his culture alive and telling the stories of Native American traditions
and history through his artwork has been the main drive in Daniel
Long Soldiers art career.
Soldier, of the Oglala Sioux, was born near Potato Creek on the
Pine Ridge Reservation into a family of 12 children. He started
drawing with sticks on the sandbars of a local creek when he was
about five years old. Long Soldier said he attended reservation
boarding school from age six to 16 and was away from his family
for most of his school life.
was difficult for Long Soldier because he couldnt speak English,
so he spent most of his time doodling. It took a long time for him
to learn to speak English, and he said that he is still learning.
Long Soldier said he remembers spending his lunch time at school
drawing while the other children played. By the fifth grade, Long
Soldier said he was painting murals for school projects and began
experimenting with different mediums.
up on a ranch south of Rushville taught Long Solider a lot about
ranch life and being around his relatives also taught him much of
what he knows about his culture and language, Long Soldier said.
Not too long ago, Long Soldier said, he took his wife, Robin, and
two children, Cody and Kieli, to his old ranch house in Rushville
to show them where he grew up. Long Soldier said he was surprised
to see that his wall drawings were still there.
Soldier, who has been painting what he calls Lakota Wicitowa (Lakota
paintings) for over 30 years, works mostly with pen and ink and
Gouache, which he explained as a water based paint that is a medium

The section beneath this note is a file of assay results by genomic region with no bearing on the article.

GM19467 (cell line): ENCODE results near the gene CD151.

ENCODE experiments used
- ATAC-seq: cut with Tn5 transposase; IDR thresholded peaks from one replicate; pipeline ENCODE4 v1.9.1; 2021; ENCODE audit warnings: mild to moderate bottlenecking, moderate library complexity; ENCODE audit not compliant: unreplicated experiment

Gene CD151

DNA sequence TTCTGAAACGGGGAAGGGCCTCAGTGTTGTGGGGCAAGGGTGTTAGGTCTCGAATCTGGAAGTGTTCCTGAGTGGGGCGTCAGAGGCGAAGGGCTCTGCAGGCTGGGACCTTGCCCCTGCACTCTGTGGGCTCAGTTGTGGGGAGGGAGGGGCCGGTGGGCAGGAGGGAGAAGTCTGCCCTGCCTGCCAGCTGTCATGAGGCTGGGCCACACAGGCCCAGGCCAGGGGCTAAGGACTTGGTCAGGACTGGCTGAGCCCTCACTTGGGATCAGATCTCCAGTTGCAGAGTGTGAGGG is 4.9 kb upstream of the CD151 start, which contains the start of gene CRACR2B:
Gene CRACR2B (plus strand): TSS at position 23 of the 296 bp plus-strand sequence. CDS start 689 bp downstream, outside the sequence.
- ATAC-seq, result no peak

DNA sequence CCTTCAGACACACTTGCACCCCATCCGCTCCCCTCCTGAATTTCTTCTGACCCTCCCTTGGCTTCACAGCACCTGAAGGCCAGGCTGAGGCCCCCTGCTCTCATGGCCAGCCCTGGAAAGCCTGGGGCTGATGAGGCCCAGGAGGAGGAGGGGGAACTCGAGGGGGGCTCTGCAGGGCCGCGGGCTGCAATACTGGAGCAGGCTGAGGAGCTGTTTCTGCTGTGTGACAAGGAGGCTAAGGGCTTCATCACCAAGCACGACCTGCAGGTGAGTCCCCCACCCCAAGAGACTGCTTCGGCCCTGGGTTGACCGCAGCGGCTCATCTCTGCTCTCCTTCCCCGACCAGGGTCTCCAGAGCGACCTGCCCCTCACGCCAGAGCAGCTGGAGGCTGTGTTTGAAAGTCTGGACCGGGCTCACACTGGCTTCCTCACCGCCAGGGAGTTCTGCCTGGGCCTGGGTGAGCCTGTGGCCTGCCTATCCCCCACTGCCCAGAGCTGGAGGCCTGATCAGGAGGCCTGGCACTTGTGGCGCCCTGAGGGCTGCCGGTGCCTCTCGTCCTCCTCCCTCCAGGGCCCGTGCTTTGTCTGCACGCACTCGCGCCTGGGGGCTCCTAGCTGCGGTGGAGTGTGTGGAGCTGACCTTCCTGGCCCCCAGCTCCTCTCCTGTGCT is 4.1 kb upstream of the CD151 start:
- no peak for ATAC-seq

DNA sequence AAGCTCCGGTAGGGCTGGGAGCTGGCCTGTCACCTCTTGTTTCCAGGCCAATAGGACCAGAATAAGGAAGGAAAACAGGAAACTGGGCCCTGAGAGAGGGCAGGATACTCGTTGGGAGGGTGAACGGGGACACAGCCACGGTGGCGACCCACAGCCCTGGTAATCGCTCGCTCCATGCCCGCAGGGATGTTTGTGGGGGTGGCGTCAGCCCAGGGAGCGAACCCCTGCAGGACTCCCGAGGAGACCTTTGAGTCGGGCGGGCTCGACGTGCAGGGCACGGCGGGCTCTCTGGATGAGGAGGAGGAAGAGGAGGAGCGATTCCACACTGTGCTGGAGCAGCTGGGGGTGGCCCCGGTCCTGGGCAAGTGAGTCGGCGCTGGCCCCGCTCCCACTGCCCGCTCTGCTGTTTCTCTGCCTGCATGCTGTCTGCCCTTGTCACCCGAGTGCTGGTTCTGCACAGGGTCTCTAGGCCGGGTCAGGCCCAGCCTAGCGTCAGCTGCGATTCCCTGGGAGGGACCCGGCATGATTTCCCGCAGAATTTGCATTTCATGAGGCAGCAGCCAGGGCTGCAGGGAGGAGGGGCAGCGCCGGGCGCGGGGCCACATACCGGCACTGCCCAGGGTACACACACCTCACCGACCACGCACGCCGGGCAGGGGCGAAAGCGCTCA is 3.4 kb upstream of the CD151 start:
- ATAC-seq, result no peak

between water color and acrylic.
self-taught artist, Long Soldier paints various Native American
related subjects, such as scenery, still life, animals, pictographs
or anything that he sees or what comes to mind.
for his paintings comes not only from his relatives stories,
but from when he worked at the nursing home in Pine Ridge in the
1960s. Long Soldier said that during this time, many Native Americans
who could speak Lakota were hired at the nursing home to communicate
with the elders. Long Soldier said that he heard many stories from
the elders in the nursing home and that many of them were descendents
of famous Native Americans, such Ben Black Elk and those involved
in the battle of Little Big Horn.
Soldiers wife, Robin, who is also native, grew up in a military
back ground and said that she didnt know much about the Native
American culture until she met her husband. Robin said that through
her husband and his art work, she has learned a lot about Native
American traditions. She said that there is no way that anyone
could look at his (Long Soldiers) paintings and not learn
Soldier, who lives in Gordon, has art work all over the United States
and in other countries, such as Germany, Japan, Europe, Italy and
Finland. He has recently been signed with Greenwich Workshop, a
major publisher of fine art. He has also worked with artists like
Tom Gilleon to help depict Native American culture. He painted the
pictographs on the teepees in Gilleons painting titled Soldiers
Falling into Camp.
Soldiers paintings are available for viewing at the Silver
Eagle Gallery located at 261 Main Street in Chadron.